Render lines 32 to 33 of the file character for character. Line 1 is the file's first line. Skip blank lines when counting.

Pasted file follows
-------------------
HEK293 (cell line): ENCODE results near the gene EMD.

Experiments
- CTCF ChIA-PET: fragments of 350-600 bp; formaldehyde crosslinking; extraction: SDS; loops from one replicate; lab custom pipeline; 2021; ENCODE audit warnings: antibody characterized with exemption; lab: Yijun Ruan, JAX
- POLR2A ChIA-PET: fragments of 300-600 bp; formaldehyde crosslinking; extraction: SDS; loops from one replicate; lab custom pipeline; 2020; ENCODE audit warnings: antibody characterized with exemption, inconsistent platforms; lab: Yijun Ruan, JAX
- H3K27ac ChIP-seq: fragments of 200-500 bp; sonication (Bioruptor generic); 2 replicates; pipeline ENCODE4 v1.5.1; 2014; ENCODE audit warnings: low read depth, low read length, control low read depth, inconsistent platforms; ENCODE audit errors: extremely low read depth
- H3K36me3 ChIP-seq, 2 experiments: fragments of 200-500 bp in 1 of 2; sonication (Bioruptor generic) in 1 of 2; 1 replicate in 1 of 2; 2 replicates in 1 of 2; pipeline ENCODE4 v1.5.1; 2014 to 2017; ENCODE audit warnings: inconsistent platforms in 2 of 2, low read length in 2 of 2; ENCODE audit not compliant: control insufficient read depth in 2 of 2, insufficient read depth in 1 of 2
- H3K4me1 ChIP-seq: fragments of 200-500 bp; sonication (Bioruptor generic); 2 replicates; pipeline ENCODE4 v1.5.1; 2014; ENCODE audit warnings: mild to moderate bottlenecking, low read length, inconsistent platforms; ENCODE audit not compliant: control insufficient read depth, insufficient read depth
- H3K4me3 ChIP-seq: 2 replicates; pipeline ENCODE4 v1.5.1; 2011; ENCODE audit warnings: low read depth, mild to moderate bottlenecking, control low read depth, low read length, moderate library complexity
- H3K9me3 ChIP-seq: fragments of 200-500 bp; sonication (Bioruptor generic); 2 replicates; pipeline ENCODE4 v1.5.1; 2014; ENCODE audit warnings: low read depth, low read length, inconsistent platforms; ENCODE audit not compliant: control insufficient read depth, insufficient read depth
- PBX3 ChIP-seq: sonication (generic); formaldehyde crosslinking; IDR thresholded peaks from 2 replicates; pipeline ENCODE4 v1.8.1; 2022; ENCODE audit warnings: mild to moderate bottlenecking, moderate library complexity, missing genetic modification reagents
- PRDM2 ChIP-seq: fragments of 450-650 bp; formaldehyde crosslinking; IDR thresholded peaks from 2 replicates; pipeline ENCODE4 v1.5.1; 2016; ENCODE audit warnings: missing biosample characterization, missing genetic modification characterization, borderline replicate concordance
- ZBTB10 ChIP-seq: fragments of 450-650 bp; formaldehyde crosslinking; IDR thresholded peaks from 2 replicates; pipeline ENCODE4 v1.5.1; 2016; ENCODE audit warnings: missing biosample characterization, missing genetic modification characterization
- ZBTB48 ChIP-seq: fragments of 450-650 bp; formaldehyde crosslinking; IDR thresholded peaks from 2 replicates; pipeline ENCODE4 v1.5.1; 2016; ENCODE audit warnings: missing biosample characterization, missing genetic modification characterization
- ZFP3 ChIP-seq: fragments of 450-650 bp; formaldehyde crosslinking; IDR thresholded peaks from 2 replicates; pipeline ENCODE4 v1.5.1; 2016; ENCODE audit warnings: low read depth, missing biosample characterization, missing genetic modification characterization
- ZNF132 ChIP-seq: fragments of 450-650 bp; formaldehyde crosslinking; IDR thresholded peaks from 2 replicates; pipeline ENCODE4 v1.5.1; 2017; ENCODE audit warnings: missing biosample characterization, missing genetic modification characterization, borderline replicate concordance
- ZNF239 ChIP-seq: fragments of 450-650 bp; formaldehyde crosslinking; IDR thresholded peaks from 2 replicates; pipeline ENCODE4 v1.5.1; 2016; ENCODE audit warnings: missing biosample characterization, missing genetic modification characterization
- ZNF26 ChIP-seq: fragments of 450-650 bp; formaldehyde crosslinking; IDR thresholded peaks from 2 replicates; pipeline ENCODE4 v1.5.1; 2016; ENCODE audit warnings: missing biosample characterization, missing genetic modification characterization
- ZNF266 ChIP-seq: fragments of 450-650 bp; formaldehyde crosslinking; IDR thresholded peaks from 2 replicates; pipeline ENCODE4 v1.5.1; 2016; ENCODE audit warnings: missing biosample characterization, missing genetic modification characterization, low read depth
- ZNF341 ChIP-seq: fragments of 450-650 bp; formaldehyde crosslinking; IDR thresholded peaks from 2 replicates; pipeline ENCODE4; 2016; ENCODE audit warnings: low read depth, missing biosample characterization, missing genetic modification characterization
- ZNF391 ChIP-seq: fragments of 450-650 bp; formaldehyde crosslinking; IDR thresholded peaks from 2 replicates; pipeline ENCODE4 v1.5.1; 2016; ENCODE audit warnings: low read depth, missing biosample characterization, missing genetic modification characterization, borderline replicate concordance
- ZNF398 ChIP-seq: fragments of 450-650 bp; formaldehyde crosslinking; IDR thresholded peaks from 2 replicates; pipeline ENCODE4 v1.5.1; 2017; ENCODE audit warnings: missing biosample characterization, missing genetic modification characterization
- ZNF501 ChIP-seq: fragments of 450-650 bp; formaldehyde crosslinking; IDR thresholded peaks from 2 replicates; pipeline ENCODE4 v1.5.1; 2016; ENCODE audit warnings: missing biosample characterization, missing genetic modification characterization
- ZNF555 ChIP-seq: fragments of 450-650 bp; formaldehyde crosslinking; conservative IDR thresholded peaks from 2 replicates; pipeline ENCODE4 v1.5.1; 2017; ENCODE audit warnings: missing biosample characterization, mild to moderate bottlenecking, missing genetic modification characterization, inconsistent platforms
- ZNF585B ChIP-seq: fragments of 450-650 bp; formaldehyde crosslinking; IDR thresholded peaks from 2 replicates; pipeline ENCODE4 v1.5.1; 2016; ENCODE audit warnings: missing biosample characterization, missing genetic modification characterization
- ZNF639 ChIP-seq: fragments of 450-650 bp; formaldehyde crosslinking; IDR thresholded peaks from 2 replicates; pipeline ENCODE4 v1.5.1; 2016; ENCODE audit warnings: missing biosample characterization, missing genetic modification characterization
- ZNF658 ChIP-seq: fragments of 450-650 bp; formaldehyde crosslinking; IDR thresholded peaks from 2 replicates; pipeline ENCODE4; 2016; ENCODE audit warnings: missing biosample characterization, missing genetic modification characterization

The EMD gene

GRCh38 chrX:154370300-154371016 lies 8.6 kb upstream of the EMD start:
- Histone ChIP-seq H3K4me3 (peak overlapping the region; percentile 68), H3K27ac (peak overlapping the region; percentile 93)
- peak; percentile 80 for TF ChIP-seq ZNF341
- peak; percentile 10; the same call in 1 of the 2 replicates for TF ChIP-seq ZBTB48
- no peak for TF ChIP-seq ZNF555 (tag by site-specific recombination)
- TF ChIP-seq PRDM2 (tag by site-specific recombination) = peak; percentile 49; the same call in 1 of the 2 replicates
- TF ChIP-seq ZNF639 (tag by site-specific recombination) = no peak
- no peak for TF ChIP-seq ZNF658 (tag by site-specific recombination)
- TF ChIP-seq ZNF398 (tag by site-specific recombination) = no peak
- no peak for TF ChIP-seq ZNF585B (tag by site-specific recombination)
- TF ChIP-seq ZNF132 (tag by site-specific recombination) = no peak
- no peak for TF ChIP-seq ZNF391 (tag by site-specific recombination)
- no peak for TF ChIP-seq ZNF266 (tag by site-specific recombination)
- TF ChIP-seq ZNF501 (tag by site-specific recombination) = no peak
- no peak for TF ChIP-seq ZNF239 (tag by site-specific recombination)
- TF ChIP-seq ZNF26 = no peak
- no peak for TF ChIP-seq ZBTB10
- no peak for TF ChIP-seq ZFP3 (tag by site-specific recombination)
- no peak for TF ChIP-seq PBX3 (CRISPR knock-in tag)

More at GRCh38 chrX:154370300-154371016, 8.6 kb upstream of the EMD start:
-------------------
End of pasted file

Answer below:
- no peak for TF ChIP-seq ZNF555 (tag by site-specific recombination)
- TF ChIP-seq PRDM2 (tag by site-specific recombination) = peak; percentile 49; the same call in 1 of the 2 replicates